Wednesday, July 18, 2018

Wisdom Wednesday: Health Research Dissemination


I’ve been blogging for the past five years trying to inform you about new developments in health and health care. The National Institutes of Health (NIH) has been a constant source of information for those blogs.

PubMed, the official publication of NIH, posts peer reviewed research and research papers presented at conferences all over the world. As you might imagine, that’s a lot of data and unless you know what you are looking for, new information is difficult to find.

Research is arranged by the number of citations in other research, so the new stuff is often buried behind older research. To remedy this issue, a team of writers glom through the web site, pulling out new research of interest to health care professionals and the general public.

At least, that is the way it used to work. Starting in 2018, Medical News Today, the official newsletter of NIH, contains “headlines from the past week.” The weekly publication begins with advertisement for various drugs. This week the ads are for “Relapsed Multiple Myeloma – Updated Treatment Option Info,” “Psoriasis Treatment,” and “Osteoporosis Information.”

Current research is scant. Instead, general health tips are provided in article format. Here is a smattering of this week’s selections: “Causes of shortness of breath during pregnancy,” Chinese restaurant syndrome: What you need to know,” “How men can improve their sexual performance,” “The riddle of human nipple sizes,” “What to know about anal herpes,” “Is having vaginal pressure during pregnancy normal,” “Does nipple stimulation help to induce labor,” “What causes chest pain and vomiting,” “What causes bellybutton pain during pregnancy,” “Why does it hurt when I swallow, “Are Epsom salt baths safe during pregnancy,” “What causes a nosebleed at night,” and “How to fix peeling nails.”

Monday, July 16, 2018

Vitamin D Toxicity: A 16-Year Retrospective Study

Interest in vitamin D has increased during the past 2 decades, with a corresponding increase in laboratory testing of 25-hydroxyvitamin D [25(OH)D]. The vast majority of specimens tested display normal or deficient levels of 25(OH)D; concentrations rarely fall in the potentially toxic range.

We performed a retrospective investigation of elevated 25(OH)D levels during a 16-year period at the University of Iowa Hospitals and Clinics, a 734-bed medical center. Detailed medical-record review was performed for patients with serum/plasma 25(OH)D concentrations higher than 120 ng per mL.

A total of 127,932 serum/plasma 25(OH)D measurements were performed on 73,779 unique patients. Of these patients, 780 (1.05%) had results that exceeded 80 ng per mL and 89 patients (0.12%) had results that exceeded 120 ng per mL. Only 4 patients showed symptoms of vitamin D toxicity. Three of these cases involved inadvertent misdosing of liquid formulations.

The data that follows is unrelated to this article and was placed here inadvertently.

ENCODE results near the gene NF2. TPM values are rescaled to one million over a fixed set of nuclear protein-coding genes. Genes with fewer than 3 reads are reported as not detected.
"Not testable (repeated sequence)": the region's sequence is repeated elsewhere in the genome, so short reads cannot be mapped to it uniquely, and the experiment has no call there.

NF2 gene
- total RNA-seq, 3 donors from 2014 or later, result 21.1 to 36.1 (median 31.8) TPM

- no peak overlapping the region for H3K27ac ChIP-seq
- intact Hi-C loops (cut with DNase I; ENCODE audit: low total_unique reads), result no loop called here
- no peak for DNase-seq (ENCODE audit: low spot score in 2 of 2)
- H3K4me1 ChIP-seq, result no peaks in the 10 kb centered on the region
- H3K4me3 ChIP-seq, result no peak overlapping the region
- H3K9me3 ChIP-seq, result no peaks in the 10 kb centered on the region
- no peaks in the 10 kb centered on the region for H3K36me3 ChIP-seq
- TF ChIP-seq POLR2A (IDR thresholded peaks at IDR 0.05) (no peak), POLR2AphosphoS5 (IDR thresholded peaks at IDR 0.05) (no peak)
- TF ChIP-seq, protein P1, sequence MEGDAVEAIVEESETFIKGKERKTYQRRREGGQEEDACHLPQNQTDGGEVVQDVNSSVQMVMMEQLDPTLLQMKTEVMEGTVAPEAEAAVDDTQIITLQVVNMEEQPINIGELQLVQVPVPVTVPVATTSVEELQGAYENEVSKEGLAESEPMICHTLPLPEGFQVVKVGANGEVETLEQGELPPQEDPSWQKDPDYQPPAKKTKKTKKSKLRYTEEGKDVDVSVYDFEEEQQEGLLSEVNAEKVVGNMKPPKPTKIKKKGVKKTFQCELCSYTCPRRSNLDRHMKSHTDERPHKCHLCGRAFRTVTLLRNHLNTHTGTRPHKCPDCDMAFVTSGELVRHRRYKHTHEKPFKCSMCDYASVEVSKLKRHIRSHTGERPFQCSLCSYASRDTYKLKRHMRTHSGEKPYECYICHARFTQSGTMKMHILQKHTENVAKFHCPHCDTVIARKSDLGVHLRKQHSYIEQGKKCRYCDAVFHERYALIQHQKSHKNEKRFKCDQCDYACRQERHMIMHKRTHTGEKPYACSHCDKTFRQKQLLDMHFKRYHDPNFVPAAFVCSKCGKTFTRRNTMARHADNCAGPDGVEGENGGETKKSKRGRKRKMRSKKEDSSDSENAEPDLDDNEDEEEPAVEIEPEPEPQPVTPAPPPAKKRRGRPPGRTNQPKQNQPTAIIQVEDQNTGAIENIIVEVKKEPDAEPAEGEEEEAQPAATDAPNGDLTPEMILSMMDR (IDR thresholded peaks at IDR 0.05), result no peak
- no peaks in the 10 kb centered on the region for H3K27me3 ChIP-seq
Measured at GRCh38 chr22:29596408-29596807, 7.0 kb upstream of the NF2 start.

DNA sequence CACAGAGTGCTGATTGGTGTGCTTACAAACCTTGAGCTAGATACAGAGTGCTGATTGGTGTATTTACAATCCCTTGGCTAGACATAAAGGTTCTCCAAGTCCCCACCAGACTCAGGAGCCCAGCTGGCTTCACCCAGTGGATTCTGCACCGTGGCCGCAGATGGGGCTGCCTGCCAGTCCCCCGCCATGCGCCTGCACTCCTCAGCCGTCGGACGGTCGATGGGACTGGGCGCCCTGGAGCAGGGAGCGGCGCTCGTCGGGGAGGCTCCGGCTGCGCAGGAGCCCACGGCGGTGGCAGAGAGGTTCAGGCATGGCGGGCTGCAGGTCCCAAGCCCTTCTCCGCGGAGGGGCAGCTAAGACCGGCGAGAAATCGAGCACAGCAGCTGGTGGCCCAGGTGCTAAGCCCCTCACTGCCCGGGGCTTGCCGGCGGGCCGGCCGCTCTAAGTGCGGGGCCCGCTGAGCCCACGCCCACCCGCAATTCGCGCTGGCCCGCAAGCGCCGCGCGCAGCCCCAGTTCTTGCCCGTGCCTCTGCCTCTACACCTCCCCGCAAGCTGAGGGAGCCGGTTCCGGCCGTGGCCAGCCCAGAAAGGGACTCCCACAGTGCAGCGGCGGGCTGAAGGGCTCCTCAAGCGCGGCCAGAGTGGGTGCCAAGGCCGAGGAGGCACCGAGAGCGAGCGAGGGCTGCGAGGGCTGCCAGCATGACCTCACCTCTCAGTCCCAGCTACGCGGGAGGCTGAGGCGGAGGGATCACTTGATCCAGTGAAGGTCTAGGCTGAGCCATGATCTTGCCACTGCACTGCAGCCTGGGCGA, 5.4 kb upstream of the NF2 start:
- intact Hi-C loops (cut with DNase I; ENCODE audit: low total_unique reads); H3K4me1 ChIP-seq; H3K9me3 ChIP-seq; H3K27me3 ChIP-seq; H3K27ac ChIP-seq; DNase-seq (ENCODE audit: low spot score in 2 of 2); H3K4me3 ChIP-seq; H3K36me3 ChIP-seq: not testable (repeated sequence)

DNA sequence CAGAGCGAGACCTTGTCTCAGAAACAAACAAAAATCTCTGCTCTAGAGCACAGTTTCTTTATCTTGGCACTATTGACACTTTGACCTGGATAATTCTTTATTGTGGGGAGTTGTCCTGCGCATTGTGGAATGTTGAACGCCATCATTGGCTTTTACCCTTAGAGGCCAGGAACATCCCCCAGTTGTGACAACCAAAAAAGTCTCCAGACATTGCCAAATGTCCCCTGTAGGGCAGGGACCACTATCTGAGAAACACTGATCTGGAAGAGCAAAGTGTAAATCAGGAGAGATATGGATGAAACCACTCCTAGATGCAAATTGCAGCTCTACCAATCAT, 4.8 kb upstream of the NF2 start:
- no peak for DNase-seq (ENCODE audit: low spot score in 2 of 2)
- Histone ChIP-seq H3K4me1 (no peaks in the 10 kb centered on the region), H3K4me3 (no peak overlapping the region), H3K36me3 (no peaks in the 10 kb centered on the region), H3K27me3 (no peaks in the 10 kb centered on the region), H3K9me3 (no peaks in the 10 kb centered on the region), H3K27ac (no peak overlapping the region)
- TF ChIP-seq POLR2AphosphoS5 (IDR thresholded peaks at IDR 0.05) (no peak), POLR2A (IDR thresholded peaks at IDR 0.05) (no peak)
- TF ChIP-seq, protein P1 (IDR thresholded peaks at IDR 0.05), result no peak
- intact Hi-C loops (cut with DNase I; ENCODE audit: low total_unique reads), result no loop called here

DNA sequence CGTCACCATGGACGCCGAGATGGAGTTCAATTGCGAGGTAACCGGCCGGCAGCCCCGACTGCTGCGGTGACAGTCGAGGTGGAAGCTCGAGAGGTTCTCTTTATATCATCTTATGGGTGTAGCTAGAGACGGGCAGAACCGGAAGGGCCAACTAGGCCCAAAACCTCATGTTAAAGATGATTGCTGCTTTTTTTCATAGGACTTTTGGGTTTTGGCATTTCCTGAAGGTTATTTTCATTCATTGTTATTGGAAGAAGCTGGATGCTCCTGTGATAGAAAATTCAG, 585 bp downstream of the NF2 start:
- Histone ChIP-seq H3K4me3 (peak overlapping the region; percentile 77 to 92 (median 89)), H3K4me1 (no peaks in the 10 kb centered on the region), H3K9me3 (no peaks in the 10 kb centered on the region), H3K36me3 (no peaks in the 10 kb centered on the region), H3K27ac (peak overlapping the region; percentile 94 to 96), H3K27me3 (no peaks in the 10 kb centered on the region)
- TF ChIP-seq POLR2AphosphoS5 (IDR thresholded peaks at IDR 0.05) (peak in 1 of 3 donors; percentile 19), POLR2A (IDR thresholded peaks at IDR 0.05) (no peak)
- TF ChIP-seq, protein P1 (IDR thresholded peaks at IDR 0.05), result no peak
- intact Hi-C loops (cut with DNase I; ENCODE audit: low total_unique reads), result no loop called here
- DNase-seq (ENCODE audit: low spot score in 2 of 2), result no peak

Symptomatic vitamin D toxicity is uncommon, and elevated levels of 25(OH)D do not strongly correlate with clinical symptoms or total serum/plasma calcium levels. Our study highlights the potential risks of the liquid formulation of vitamin D.

My Take:
Vitamin D is one of the most common supplements I recommend in my practice. I do use the liquid formulation in which one drop contains 2,000 IU of vitamin D3. I typically recommend two drops daily (4,000 IU) but have recommended higher doses up to 5 drops daily (10,000 IU). Honestly, I have never had an issue with inadvertent overdosing of the supplement.

Friday, July 13, 2018

Cardiovascular Disease: Risk Assessment with Nontraditional Risk Factors

Cardiovascular disease is the most common cause of death among adults in the United States. Treatment to prevent CVD events by modifying risk factors is currently informed by the Framingham Risk Score, the Pooled Cohort Equations, or similar CVD risk assessment models. If current CVD risk assessment models could be improved by adding more risk factors, treatment might be better targeted, thereby maximizing the benefits and minimizing the harms.

Detection - The USPSTF found adequate evidence that adding the ABI, hsCRP level and CAC score to existing CVD risk assessment models may improve calibration, discrimination and reclassification. The USPSTF chose to review these 3 nontraditional risk factor because prior evidence reviews identified them as the most promising to improve on existing CVD risk assessment tools.

Benefits - The USPSTF found inadequate evidence to assess whether treatment decisions guided by ABI, hsCRP level, or CAC score test results, when added to existing CVD risk assessment models, lead to reduced incidence of CVD events or mortality.

Potential Harms – Testing for hsCRP level and the ABI is noninvasive, and there is little direct harm from the tests. Harms of testing for CAC score include exposure to radiation and incidental findings on computed tomography of the chest, such as pulmonary nodules, that may lead to further invasive testing and procedures. Abnormal test results may lead to further testing, procedures, and lifelong medication use without proof of benefits but with expense and potential adverse effects for the patient. Psychological harms may results from reclassification into a higher-risk category for CVD events.